All Souls Catholic School celebrates the 60th Anniversary of the founding of the school in 1954.
The school was founded during the pastorate of Father Richard Lyons after a fund raising campaign netted the money to purchase the property adjacent to the church owned by the Chase family.
In September 1954, All Souls School opened in the remodeled former garage of the Chase family estate which was purchased by Father Richard Lyons with Sister M. Veronita as the first principal.
All Souls School in Sanford opened on Sept. 7, 1954. The school was staffed by Sisters of Christian Charity of Mendham, NY. They arrived in Sanford by train on August 23, 1954.
Four classrooms were constructed in the former garage of the Chase estate. Flooring of tile, pastel walls, glass jalousie windows and modern furnishings were featured in the classrooms. The former Randall Chase home on the lot was furnished as a convent. The playground area had a double basketball court.
The faculty included: Sister Veronita, superior; Sister Ventura, Sister Mary James and Sister Germaine. Mrs. James Stafford conducted a kindergarten under the supervision of the Sisters.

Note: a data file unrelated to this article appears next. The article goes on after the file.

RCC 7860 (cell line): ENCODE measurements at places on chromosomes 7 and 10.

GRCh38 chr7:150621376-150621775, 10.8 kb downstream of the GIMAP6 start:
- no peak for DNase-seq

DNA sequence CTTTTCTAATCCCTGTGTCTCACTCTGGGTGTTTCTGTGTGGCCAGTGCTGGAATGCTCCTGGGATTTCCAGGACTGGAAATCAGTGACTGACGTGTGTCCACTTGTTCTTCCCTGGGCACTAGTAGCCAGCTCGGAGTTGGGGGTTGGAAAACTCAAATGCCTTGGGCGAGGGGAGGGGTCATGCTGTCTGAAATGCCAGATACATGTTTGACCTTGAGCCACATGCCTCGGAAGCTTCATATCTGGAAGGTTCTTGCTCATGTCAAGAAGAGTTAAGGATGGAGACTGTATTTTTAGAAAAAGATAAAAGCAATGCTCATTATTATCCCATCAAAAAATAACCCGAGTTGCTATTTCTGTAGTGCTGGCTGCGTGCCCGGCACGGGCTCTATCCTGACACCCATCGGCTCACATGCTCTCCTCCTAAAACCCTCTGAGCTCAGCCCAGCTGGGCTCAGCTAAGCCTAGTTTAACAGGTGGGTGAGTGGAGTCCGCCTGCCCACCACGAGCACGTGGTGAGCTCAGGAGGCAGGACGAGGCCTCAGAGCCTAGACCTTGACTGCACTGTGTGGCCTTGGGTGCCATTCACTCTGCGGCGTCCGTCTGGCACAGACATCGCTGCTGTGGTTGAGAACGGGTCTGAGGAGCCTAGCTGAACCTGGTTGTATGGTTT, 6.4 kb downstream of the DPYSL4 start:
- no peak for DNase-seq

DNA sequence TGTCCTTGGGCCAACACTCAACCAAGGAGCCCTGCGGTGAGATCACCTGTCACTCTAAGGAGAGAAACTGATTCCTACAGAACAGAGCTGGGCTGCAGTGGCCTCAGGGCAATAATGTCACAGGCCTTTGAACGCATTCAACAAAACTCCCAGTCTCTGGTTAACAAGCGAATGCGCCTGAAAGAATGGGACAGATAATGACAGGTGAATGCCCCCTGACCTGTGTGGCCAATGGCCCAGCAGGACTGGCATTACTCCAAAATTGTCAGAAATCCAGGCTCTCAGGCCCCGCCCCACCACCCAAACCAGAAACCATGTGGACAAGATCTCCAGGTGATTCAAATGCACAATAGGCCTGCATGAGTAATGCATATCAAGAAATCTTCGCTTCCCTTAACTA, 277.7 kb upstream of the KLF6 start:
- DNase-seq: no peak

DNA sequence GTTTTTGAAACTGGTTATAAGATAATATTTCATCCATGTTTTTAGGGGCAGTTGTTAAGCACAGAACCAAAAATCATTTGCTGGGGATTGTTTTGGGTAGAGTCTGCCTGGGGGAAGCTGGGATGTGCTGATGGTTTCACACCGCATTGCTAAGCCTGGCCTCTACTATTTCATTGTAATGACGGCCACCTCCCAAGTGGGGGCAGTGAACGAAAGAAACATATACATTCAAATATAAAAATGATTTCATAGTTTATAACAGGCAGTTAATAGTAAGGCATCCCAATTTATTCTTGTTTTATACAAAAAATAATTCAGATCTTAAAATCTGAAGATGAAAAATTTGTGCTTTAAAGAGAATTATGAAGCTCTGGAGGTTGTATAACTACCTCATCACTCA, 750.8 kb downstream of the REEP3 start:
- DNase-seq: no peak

The first All Souls Catholic Church was constructed in 1887 and burned to the ground on January 25, 1932. The second church was dedicated on July 4, 1937, exactly 50 years after the cornerstone was laid for the first church by Father Felix Prosper Swembergh.
The 1954 school was not the first associated with All Souls Catholic Church. The first school was called “St. Anne’s” and was run by two Sisters of Mercy – first in a home (still standing) at 823 Park in Sanford and then in the structure on the far right in the photo below. This rare postcard, shows the rectory (built in early 1911 for the first resident pastor Father Patrick J. “PJ” Bresnahan), the first church (constructed in 1887) and the home for the Sisters of Mercy and their St. Anne’s School (completed by May 1912) as they stood prior to the fire of January 25, 1932.
The Sanford section of the Tampa Tribune, December 23, 1911, p. 11 states: “The Sisters of Mercy, who recently came to Sanford and are conducting a school will soon have a handsome home on South Oak Avenue. They will continue their school in the new building. The property on which the home is being erected is owned by the Catholic Church.”